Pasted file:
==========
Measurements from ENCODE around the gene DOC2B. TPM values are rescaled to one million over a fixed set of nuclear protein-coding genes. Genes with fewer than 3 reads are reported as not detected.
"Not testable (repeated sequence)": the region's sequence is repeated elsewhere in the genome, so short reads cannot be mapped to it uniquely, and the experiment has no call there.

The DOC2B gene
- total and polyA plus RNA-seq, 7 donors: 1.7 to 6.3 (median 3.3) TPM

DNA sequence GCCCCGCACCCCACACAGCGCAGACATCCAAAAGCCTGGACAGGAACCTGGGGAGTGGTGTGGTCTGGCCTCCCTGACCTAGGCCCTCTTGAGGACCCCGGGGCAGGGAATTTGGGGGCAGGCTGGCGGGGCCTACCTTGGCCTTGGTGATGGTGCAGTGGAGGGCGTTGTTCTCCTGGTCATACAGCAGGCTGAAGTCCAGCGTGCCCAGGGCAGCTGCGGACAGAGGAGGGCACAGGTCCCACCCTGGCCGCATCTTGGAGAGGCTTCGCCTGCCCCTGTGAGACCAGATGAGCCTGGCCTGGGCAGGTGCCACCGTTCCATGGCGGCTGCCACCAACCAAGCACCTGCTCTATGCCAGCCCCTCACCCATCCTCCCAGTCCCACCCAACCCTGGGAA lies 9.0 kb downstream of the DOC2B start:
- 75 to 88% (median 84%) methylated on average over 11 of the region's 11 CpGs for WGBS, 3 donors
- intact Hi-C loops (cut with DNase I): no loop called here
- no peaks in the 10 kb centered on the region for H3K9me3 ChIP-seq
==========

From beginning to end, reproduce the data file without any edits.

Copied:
Measurements from ENCODE around the gene DOC2B. TPM values are rescaled to one million over a fixed set of nuclear protein-coding genes. Genes with fewer than 3 reads are reported as not detected.
"Not testable (repeated sequence)": the region's sequence is repeated elsewhere in the genome, so short reads cannot be mapped to it uniquely, and the experiment has no call there.

The DOC2B gene
- total and polyA plus RNA-seq, 7 donors: 1.7 to 6.3 (median 3.3) TPM

DNA sequence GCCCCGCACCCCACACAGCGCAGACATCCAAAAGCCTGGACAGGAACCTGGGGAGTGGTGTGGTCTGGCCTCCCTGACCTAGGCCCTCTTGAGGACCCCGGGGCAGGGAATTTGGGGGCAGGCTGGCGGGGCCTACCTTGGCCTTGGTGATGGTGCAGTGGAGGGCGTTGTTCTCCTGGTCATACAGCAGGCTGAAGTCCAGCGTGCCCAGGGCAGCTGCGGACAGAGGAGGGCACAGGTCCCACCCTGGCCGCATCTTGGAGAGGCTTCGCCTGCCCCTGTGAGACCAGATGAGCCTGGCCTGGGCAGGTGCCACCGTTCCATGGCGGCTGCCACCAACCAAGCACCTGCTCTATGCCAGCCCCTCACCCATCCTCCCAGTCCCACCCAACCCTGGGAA lies 9.0 kb downstream of the DOC2B start:
- 75 to 88% (median 84%) methylated on average over 11 of the region's 11 CpGs for WGBS, 3 donors
- intact Hi-C loops (cut with DNase I): no loop called here
- no peaks in the 10 kb centered on the region for H3K9me3 ChIP-seq